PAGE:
Still, the neighboring communities have not gone as far as Cherán. “If we do that here, we would need someone to take the lead, and if they did, they’ll kill him,” said Noe Pamatz, 64, a former member of the civilian security organization in Opopeo. He quit last month after its leader was found murdered.
Cherán’s residents say they were inspired to push for autonomy by some notable precedents. In 1994, Subcommander Marcos, the leader of the Zapatista rebels, staged an uprising in the southern Mexican state of Chiapas, demanding better treatment for the indigenous communities there, placing the issue on the national political agenda.
The next year, Oaxaca became one of a handful of states to formally include the system of “uses and customs” for indigenous areas in its constitution. At the same time, indigenous communities in Guerrero, angered over the ineffectiveness and corruption of the local police, organized “community police forces” that have been largely successful, and remain in operation today.
The hurdles that Cherán has faced in recent years highlight the plight of Mexico’s most disenfranchised communities, which have suffered disproportionately during the nation’s drug wars, often without national notice.
“It’s not Acapulco, where you have foreign investment; it’s not Ciudad Juárez, where you have the maquiladora industry,” said David Peña, a lawyer representing the residents of Cherán. “It’s just a miserable little indigenous town.”
Cherán now exists in an uneasy calm, but its residents are beginning to doubt their survival as an island amid hostile waters. In late July, an army base was set up near Cherán after two residents were killed when they ventured into the forests. Since April 2011, other residents have been murdered under similar circumstances. The presence of soldiers provides a level of comfort, residents say, but even Obdulio Ávila, deputy secretary of Mexico’s Interior Ministry, acknowledges that it may not be enough.
“It is difficult to have security in the whole municipality,” he said. “In fact, it is materially impossible.”
The forests around Cherán have also suffered a stark physical transformation. Burned tree stumps and weeds have replaced the old, impenetrable groves.
“You can see that an entire beautiful forest existed and no longer does,” said Pedro, a native of Cherán who moved to Southern Illinois 35 years ago and last visited in 2009. Pedro and other expatriates have sent money and basic staples to their families still living in the embattled town since they began their uprising.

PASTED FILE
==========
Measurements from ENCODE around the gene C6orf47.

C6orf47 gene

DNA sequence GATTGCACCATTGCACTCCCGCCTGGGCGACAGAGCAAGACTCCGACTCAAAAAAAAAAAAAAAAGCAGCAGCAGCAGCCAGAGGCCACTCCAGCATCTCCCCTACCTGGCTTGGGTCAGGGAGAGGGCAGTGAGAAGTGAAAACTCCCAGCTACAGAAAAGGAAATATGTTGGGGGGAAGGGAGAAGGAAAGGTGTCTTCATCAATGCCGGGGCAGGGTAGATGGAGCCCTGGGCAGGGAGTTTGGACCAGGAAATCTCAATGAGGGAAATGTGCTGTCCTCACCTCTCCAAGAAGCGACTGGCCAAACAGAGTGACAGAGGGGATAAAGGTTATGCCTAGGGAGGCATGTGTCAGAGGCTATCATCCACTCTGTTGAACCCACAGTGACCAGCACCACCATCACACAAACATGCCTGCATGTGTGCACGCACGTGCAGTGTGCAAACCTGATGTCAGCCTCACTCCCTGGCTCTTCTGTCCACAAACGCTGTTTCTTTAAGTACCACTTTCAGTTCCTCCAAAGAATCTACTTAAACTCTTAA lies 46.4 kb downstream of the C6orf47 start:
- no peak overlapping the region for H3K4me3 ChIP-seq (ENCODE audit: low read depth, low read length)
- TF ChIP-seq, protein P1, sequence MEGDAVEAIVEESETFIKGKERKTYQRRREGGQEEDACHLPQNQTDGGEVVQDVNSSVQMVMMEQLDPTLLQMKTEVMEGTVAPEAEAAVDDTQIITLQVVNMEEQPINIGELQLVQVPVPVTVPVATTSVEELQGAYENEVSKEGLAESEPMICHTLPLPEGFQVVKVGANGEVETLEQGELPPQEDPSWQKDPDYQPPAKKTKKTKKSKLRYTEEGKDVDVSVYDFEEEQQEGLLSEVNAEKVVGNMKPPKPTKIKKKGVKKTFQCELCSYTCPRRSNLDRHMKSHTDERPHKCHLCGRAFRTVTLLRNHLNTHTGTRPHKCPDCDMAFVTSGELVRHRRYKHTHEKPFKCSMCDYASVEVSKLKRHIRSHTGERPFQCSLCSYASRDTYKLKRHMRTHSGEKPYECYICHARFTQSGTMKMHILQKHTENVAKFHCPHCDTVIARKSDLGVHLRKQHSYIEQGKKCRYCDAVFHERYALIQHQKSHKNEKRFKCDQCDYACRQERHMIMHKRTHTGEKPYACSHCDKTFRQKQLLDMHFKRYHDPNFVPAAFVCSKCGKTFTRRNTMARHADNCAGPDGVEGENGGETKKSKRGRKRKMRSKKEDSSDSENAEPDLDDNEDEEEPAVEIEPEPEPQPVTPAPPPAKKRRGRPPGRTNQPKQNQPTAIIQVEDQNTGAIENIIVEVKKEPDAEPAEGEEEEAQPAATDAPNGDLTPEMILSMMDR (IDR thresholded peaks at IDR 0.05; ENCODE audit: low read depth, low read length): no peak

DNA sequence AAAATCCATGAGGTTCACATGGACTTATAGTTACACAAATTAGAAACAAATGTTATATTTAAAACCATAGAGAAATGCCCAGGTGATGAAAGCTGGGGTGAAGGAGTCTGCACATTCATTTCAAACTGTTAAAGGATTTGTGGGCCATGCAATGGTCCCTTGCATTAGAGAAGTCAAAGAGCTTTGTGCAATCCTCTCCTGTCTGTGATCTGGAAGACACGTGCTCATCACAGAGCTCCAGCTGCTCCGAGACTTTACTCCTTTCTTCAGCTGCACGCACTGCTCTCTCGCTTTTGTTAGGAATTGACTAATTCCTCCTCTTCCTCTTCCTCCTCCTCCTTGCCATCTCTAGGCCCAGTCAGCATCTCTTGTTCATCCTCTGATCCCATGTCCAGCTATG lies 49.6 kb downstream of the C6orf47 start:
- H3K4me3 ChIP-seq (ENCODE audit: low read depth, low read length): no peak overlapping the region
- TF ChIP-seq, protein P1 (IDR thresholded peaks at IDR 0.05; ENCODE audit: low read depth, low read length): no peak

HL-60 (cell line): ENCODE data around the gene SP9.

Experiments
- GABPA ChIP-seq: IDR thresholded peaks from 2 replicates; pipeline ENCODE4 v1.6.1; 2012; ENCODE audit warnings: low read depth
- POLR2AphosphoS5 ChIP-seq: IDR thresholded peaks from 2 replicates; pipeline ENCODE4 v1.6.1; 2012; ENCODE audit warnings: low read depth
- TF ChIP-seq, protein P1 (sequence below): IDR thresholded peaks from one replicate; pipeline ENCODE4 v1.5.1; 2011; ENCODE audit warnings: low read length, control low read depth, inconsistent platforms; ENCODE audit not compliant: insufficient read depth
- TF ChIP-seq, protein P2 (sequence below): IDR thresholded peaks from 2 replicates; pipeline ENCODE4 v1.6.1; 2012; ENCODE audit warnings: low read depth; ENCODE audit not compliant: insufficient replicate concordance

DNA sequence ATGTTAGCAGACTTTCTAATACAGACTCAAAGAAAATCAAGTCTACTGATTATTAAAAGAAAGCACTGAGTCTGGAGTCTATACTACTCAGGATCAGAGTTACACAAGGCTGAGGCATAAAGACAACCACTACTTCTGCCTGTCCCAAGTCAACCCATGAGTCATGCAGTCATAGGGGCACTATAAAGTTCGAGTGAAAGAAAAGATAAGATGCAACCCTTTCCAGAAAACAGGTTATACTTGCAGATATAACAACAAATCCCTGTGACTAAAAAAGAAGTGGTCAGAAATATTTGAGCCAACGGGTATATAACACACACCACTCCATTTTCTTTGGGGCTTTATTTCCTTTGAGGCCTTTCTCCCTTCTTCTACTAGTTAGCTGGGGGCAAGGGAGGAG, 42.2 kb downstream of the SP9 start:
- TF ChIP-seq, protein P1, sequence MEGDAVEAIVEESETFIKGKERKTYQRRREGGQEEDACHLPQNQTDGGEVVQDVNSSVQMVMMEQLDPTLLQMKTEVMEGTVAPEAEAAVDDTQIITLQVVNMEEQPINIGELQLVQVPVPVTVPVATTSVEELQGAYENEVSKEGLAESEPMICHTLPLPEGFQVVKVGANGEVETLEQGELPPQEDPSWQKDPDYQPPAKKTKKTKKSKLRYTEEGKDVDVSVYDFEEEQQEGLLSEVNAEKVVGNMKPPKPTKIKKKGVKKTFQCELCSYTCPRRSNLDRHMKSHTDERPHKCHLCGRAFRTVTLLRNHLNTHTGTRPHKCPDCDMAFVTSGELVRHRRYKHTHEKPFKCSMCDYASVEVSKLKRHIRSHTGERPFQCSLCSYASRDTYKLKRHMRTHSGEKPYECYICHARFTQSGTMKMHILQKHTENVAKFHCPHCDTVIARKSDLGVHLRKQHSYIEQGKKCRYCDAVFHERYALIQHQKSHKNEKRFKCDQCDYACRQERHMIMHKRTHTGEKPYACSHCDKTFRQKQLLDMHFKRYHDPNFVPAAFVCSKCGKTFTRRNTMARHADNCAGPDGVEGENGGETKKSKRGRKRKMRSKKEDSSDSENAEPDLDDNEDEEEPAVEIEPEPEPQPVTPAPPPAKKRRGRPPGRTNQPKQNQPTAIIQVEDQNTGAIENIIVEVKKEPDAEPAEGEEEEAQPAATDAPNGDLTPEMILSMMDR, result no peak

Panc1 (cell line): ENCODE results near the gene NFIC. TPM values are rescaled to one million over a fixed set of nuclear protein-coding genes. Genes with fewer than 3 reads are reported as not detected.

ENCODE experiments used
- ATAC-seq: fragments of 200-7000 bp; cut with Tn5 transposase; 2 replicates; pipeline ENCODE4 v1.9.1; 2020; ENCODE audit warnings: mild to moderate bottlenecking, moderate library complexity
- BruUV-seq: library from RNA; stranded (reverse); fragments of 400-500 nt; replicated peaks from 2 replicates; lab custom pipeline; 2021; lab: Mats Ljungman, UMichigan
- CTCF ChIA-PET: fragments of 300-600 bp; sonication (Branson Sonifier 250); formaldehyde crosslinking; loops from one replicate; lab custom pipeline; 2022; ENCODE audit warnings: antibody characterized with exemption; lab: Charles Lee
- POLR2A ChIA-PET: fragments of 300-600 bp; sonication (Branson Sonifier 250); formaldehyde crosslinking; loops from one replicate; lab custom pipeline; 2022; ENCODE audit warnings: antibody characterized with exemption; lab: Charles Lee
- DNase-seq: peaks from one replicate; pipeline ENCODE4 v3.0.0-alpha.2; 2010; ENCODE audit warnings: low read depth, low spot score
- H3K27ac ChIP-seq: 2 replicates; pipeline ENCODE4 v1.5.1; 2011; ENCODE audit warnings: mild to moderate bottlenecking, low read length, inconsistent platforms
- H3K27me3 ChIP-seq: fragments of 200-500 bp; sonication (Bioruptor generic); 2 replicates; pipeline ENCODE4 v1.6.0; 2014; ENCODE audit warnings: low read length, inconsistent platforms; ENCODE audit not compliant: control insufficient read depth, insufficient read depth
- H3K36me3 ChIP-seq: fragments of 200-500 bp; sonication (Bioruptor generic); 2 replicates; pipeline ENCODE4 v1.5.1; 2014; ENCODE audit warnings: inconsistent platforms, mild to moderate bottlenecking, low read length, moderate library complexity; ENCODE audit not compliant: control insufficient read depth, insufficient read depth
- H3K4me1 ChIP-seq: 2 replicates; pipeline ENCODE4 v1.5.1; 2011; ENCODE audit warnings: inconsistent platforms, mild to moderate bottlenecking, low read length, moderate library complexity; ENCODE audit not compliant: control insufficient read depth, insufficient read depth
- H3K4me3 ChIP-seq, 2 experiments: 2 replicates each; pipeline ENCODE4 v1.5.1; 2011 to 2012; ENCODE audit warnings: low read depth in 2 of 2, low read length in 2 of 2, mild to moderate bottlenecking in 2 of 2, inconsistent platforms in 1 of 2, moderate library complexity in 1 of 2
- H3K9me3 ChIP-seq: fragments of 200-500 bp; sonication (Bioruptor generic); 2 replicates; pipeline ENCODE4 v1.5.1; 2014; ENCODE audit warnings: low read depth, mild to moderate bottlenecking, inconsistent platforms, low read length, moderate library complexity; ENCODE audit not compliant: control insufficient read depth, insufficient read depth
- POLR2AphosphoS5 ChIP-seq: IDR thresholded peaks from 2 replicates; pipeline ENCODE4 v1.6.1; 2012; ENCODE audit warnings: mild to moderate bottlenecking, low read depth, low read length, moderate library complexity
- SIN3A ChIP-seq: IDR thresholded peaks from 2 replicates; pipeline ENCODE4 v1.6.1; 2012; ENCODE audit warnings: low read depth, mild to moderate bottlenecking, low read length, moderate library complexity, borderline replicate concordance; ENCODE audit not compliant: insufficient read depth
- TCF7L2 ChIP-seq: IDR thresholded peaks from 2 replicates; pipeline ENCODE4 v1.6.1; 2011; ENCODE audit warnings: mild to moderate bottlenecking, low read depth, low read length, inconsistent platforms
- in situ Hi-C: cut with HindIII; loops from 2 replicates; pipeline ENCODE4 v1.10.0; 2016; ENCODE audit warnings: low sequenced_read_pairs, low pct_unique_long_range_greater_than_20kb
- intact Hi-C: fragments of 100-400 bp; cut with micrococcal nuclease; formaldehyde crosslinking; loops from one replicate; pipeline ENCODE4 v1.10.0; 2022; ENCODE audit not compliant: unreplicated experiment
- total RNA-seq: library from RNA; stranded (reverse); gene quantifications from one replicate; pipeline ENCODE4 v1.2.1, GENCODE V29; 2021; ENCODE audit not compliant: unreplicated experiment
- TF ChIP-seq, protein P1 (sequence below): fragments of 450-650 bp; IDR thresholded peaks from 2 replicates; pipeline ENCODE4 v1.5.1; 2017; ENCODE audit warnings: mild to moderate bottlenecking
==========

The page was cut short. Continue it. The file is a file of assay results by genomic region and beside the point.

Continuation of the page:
Some in Cherán say that they have begun to feel captive and desperate, confined to their town but still dependent on the forests, from which they take wood and wild mushrooms, a community staple. The forests also represents something more intangible but no less important to them — a source of wisdom and an integral part of the Cheránean identity.
With access to the forests cut off, Cherán’s economy is beginning to dwindle. Unemployed woodworkers are now trying to secure odd jobs inside the town, but there are few to be had. The prized colorful, fleshy mushrooms are sold at increasingly high prizes in the main square. Outside support has become increasingly vital.
“They are living practically off of the remittances coming in from the United States,” Leonardo Velazquez, a hospital administrator living in Cherán, said of his neighbors. Indeed, Michoacán was the Mexican state with the highest flow of remittances in 2011 and the first three months of 2012. Still, the state’s economy appears to be falling apart.
Here in Cherán, the women around Bonfire No. 17 talked late into the chilly night about their fallen comrades and their devastated forests. They seemed to find energy in their scorching tea and courage in the words of a song that a woman seated next to Rocio had been composing.
“I have lived, but what are we going to give our children?” she sang, a toddler son clinging to her thick wool sweater. “They won’t even be able to buy a little log like the ones we are burning here.”
Native Village © Gina Boltz